When you think back to your surroundings growing up; your bedroom, living room, what do you remember? The furniture? The patterns on the walls and floor? I remember photos. Some of them probably still hang in a hallway in my parents’ house. They are my family. Me, grandparents, cousins. I wouldn’t have forgotten about those people had the photos not been there. Well, maybe a couple of them. But the photos helped cement in my mind just how important family was to us. What do your walls say about you now?
My kids are growing up in the screen age. Their photos are on Instagram, Google Drive, hard drives. The ubiquity of glowing pixels and endless streams of content everywhere makes it hard to assign a value to select images. And less likely that you’ll find any adorning the walls in our homes.
For Mother’s Day, I compiled all the photos of my kids with their grandmother in the last year and made a calendar for her. I stopped at 200. With that kind of abundance, is each one still as valuable as the single snapshots that hung in my childhood bedroom? Maybe. I print them anyway.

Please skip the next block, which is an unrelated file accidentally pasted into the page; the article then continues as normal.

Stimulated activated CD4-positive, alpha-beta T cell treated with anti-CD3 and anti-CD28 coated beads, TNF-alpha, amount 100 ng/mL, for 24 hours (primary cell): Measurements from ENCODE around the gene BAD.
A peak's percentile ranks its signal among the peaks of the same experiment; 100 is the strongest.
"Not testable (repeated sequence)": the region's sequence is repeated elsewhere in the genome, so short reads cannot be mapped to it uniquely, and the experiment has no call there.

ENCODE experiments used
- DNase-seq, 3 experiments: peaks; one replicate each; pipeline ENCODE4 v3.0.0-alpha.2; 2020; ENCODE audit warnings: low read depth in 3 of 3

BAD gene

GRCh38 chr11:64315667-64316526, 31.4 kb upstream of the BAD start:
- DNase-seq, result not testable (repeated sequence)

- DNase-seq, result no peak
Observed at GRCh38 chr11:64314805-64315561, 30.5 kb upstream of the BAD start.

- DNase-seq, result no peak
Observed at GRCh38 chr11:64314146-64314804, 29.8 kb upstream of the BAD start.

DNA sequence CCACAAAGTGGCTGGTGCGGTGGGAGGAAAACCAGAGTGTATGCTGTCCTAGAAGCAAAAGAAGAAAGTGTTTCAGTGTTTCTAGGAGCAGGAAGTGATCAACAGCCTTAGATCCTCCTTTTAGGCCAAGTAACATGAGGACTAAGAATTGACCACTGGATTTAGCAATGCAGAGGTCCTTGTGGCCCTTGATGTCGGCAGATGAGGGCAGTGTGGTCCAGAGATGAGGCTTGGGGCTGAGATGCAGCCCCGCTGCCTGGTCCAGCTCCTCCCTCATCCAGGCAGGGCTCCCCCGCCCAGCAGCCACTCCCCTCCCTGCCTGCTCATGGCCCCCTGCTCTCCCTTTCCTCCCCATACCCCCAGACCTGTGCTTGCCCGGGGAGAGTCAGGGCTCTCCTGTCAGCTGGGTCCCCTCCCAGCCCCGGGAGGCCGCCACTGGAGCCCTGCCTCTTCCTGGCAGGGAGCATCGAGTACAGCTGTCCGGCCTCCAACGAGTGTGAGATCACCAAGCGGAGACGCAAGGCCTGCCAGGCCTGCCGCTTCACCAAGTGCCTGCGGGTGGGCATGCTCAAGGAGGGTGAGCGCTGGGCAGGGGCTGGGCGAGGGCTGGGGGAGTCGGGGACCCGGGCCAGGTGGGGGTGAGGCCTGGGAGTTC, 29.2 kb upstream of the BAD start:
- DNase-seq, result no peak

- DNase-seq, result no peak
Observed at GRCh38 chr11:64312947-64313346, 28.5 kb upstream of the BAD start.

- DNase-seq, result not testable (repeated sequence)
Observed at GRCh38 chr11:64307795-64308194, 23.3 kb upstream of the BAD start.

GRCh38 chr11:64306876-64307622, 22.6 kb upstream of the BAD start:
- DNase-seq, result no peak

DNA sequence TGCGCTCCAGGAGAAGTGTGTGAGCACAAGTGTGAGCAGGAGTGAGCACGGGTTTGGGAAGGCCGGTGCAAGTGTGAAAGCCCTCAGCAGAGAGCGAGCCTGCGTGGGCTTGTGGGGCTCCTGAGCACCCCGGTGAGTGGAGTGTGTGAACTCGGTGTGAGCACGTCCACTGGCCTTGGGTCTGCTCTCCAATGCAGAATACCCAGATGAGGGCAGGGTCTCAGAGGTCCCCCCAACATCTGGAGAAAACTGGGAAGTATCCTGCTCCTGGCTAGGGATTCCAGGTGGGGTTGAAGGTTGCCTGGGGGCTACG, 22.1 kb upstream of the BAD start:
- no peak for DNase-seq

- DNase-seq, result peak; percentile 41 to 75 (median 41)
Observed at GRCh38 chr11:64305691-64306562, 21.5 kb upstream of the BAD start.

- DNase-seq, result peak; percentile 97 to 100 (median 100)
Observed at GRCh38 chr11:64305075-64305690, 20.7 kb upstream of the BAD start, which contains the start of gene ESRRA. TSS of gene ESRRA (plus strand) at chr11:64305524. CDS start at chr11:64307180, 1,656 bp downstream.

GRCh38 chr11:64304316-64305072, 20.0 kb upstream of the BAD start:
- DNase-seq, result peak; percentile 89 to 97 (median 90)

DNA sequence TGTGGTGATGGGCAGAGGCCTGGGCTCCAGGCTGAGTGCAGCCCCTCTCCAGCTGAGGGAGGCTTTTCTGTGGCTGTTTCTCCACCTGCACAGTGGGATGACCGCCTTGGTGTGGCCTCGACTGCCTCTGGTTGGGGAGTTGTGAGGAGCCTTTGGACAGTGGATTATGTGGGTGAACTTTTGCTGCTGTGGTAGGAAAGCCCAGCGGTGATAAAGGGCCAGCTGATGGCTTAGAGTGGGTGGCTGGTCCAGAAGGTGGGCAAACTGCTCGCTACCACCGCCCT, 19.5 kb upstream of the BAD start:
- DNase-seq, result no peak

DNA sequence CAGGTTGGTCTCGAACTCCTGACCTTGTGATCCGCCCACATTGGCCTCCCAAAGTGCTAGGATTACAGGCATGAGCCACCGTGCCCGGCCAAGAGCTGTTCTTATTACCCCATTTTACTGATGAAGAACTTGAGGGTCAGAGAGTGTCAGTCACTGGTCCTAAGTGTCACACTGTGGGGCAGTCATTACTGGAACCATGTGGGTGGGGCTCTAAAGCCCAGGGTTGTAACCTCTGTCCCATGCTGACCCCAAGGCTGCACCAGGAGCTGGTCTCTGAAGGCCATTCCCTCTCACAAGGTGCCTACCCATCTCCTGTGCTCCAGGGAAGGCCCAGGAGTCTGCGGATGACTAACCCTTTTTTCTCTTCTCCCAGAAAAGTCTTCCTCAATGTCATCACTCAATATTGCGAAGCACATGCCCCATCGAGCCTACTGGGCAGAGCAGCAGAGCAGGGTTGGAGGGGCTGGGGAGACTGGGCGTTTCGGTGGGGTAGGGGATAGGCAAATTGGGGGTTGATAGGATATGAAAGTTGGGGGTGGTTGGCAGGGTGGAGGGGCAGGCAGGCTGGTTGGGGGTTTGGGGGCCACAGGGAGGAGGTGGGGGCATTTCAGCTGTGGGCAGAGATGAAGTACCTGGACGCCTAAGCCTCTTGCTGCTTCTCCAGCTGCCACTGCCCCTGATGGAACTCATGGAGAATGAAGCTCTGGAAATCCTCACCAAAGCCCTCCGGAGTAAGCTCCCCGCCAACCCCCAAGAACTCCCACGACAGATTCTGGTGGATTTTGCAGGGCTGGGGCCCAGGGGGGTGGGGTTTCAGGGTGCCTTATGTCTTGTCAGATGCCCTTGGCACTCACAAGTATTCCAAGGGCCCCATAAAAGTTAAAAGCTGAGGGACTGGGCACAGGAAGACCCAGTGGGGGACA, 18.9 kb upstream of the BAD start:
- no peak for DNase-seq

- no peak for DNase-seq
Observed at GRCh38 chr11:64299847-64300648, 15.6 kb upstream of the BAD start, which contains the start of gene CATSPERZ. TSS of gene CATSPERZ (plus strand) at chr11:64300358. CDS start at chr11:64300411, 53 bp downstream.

I hang little galleries in their bedroom and one in the hallway. Some are recent, others are a decade old or more. I rearrange them when they’re knocked off the wall in epic boy battles. They don’t notice them. But they know they’re there. The people in them are more important than those floating by in Facebook feeds. And they’ll remember them later.
As a population, we take more pictures than ever before in history. It’s easier and less expensive to print them than it’s ever been. But we make fewer. I think that makes each one more valuable.